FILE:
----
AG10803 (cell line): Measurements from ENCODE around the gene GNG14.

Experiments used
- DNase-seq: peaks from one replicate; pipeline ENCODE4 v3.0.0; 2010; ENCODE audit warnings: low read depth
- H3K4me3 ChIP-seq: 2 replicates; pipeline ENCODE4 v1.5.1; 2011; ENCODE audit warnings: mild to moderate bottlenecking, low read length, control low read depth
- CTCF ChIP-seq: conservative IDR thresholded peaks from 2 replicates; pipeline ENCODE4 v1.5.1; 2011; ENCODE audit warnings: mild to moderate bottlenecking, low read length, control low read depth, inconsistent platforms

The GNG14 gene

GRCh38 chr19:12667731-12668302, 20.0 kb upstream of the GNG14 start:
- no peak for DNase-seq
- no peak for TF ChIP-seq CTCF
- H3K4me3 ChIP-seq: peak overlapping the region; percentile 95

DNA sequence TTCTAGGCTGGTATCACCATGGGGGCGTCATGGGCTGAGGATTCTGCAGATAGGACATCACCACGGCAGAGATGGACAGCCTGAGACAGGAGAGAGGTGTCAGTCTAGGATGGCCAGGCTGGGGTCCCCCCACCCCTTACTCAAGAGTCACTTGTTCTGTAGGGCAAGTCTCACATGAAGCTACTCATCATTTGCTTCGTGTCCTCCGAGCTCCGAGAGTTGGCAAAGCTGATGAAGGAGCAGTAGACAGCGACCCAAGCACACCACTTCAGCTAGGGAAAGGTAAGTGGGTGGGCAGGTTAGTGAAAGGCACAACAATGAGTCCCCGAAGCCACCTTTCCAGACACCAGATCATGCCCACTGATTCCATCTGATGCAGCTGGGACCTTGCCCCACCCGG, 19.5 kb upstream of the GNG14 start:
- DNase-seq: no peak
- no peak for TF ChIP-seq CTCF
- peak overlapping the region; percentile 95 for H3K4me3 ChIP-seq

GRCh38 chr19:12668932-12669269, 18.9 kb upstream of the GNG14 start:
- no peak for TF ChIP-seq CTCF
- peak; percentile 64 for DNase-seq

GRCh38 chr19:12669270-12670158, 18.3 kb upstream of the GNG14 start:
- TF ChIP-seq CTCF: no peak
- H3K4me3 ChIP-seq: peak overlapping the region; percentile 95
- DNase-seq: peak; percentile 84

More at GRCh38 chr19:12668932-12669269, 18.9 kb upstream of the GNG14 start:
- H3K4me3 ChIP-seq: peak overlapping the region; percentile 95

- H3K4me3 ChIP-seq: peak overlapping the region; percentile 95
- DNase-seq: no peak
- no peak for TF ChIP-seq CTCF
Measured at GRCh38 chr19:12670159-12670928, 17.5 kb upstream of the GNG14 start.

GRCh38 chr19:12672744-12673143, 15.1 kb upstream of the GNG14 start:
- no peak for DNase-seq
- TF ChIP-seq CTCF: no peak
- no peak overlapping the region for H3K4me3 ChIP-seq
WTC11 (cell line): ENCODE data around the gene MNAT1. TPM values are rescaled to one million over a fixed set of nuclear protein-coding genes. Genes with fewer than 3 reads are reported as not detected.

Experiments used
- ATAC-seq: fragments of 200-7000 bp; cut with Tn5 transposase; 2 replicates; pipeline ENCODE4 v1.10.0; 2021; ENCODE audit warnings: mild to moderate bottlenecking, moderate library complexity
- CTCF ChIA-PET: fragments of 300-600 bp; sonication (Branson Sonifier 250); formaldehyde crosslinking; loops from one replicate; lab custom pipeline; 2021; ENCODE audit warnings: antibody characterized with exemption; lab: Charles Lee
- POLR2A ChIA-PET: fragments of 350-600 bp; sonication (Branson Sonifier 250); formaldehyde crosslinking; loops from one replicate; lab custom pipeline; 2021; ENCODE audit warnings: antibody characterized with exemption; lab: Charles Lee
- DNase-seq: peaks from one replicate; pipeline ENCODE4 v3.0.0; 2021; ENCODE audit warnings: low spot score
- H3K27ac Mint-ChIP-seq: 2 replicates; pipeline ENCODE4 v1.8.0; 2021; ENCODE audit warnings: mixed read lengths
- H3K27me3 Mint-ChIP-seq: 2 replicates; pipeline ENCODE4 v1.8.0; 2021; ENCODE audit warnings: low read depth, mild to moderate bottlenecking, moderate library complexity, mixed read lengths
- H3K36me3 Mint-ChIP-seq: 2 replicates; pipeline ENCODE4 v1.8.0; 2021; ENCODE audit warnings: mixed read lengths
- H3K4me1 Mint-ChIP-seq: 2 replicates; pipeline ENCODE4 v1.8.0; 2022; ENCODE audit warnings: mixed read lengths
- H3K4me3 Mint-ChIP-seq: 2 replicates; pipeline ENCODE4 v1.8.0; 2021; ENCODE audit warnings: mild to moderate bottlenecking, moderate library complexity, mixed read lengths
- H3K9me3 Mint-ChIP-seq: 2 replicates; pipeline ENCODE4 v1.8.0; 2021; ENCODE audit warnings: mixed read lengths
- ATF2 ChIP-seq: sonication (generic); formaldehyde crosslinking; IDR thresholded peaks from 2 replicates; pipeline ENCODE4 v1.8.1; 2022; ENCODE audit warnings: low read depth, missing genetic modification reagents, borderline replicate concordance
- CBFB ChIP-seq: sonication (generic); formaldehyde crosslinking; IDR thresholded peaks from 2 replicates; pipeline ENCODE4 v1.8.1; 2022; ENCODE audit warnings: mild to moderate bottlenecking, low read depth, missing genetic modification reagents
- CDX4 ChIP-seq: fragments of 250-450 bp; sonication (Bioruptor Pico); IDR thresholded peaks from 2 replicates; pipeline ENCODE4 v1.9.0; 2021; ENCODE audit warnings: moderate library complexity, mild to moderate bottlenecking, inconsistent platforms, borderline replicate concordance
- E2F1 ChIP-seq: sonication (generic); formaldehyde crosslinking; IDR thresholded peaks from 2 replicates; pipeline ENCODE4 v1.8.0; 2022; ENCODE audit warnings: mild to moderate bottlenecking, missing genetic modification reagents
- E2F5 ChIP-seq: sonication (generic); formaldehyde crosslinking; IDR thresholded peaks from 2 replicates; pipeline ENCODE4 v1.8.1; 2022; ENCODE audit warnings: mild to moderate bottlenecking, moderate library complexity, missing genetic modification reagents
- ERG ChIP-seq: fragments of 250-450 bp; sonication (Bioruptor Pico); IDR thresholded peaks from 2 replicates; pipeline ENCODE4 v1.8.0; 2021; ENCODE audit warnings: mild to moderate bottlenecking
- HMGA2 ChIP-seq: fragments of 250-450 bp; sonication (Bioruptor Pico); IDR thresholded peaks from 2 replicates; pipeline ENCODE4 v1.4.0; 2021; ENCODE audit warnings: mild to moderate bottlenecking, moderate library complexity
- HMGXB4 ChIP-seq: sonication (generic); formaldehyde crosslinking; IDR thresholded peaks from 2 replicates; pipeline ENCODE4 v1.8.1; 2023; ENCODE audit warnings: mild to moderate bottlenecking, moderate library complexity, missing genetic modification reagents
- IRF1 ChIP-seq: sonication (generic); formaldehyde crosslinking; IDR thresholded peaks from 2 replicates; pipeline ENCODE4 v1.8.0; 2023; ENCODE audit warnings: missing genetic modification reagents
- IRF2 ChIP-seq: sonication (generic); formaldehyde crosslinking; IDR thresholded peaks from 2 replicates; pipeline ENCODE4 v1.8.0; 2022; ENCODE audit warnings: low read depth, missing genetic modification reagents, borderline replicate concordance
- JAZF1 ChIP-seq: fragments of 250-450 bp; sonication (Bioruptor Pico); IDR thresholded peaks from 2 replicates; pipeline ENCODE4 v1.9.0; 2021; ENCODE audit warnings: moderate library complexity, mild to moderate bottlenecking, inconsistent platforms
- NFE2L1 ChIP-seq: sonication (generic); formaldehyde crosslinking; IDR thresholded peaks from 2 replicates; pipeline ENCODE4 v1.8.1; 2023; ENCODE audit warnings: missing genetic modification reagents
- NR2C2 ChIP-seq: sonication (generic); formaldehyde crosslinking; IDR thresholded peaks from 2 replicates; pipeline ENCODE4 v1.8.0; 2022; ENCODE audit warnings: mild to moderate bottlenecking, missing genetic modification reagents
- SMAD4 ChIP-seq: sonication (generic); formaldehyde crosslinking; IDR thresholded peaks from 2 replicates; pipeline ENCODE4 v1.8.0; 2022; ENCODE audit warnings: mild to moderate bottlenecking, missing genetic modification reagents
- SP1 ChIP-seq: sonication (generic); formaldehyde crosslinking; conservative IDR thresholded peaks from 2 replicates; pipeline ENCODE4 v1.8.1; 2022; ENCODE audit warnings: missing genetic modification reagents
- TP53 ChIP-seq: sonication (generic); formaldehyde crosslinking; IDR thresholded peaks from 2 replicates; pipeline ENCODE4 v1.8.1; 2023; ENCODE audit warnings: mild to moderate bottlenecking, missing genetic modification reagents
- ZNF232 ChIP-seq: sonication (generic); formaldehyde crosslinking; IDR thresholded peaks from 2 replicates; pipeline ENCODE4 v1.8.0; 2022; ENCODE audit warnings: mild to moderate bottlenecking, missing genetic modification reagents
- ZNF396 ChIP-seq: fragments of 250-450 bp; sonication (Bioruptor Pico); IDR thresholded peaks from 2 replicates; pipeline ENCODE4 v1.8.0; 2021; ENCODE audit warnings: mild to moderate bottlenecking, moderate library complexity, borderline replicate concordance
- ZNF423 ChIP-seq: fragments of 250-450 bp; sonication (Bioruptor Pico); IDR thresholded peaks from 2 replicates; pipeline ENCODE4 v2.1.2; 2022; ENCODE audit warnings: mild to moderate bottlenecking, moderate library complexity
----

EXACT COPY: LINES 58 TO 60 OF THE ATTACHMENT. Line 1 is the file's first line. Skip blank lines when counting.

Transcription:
- SP1 ChIP-seq: sonication (generic); formaldehyde crosslinking; conservative IDR thresholded peaks from 2 replicates; pipeline ENCODE4 v1.8.1; 2022; ENCODE audit warnings: missing genetic modification reagents
- TP53 ChIP-seq: sonication (generic); formaldehyde crosslinking; IDR thresholded peaks from 2 replicates; pipeline ENCODE4 v1.8.1; 2023; ENCODE audit warnings: mild to moderate bottlenecking, missing genetic modification reagents
- ZNF232 ChIP-seq: sonication (generic); formaldehyde crosslinking; IDR thresholded peaks from 2 replicates; pipeline ENCODE4 v1.8.0; 2022; ENCODE audit warnings: mild to moderate bottlenecking, missing genetic modification reagents